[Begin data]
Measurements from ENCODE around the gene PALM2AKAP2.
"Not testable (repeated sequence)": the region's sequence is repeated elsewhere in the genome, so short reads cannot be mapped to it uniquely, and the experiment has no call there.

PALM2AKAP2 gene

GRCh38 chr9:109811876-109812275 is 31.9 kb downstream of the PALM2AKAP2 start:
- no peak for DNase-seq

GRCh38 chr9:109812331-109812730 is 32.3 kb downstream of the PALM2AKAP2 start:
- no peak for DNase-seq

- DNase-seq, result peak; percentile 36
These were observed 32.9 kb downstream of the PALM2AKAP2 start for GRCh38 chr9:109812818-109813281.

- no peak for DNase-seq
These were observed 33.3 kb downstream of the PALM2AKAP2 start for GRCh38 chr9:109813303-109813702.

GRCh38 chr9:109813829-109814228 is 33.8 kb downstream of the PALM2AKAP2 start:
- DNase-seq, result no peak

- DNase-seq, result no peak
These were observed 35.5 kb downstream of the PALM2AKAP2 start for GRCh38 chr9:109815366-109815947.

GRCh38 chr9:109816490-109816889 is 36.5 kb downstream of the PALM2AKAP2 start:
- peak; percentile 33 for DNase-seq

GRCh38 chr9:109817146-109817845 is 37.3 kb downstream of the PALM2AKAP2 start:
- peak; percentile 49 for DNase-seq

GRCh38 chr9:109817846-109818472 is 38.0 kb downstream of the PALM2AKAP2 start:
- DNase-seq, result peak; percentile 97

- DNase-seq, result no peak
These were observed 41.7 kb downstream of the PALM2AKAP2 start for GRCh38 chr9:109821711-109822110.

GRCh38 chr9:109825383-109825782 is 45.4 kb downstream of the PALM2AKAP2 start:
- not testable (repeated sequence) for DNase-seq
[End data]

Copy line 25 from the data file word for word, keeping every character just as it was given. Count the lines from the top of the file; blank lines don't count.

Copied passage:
- not testable (repeated sequence) for DNase-seq